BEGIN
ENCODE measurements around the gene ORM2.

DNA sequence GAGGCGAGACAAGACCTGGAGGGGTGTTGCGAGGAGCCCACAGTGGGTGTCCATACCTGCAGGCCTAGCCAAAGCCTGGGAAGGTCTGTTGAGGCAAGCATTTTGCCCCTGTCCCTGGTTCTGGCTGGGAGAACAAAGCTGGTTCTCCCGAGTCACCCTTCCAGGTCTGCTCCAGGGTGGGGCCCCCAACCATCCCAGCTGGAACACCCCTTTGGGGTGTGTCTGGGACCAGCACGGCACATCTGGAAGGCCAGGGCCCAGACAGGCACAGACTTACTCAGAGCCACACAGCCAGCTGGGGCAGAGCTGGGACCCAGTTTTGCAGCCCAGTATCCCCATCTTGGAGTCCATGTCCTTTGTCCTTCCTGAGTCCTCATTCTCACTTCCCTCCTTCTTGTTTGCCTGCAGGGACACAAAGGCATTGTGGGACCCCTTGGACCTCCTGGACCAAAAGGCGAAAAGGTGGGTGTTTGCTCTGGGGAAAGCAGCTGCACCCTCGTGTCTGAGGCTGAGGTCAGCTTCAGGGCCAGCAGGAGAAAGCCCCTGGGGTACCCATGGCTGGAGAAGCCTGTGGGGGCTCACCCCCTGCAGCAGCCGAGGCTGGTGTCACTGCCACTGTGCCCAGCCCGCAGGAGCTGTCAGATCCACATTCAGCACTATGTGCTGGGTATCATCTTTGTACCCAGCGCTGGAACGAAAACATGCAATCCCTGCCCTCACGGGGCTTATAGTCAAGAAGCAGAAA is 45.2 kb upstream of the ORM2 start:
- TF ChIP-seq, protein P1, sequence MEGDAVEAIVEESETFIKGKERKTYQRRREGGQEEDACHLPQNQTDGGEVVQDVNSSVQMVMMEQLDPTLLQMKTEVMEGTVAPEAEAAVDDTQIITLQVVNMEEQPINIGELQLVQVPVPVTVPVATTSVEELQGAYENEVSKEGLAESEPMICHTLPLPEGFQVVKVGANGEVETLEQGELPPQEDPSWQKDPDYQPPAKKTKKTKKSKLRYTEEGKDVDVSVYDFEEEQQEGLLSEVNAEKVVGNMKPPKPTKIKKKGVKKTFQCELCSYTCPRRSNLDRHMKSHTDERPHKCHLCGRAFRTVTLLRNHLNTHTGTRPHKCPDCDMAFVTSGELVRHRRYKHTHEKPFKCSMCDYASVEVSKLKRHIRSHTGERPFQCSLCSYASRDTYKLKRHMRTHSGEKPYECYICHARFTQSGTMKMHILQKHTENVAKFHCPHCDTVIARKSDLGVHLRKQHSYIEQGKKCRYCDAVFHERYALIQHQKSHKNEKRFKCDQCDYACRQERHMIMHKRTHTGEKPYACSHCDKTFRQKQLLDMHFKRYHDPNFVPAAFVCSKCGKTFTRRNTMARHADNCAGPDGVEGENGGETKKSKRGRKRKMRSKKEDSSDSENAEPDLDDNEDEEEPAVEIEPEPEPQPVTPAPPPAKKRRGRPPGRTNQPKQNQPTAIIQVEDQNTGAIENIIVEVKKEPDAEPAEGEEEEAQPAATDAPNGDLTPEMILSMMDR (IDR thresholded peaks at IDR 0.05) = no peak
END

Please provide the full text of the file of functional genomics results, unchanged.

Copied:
ENCODE measurements around the gene ORM2.

DNA sequence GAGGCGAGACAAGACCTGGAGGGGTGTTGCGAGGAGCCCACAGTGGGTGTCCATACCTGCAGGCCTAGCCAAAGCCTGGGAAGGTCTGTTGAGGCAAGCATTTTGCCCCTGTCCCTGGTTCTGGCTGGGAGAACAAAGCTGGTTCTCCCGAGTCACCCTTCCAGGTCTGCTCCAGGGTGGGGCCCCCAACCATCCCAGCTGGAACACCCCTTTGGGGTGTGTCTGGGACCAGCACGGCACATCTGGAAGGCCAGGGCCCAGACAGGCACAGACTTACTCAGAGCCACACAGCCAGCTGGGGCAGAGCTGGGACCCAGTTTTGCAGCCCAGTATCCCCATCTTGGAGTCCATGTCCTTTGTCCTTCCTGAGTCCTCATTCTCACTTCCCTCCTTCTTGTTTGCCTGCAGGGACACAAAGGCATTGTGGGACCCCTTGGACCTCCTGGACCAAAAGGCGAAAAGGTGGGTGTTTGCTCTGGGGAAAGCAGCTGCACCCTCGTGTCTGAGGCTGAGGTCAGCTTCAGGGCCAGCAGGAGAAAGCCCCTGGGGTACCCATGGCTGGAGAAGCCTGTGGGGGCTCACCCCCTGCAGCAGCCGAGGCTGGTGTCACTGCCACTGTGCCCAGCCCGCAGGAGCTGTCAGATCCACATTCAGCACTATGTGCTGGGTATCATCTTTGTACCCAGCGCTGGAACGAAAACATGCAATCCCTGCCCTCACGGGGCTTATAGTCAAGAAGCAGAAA is 45.2 kb upstream of the ORM2 start:
- TF ChIP-seq, protein P1, sequence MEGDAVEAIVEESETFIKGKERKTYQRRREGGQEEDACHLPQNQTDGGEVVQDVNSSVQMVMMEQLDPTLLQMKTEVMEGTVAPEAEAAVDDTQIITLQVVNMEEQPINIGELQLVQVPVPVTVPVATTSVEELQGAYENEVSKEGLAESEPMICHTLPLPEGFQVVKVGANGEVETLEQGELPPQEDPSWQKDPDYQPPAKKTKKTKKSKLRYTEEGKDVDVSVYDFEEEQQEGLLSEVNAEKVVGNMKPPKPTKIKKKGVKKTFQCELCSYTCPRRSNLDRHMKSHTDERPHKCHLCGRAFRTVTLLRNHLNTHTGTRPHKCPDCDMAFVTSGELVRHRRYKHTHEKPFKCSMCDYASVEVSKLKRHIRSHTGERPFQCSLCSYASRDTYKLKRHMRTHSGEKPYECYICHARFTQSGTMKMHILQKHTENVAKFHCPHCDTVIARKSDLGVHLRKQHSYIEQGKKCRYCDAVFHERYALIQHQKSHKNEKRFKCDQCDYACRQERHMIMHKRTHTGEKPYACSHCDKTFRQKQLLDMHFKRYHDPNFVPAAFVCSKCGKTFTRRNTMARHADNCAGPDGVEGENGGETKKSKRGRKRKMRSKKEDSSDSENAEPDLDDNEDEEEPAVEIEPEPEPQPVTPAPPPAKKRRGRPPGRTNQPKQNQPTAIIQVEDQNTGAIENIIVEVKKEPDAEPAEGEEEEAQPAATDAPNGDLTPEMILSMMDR (IDR thresholded peaks at IDR 0.05) = no peak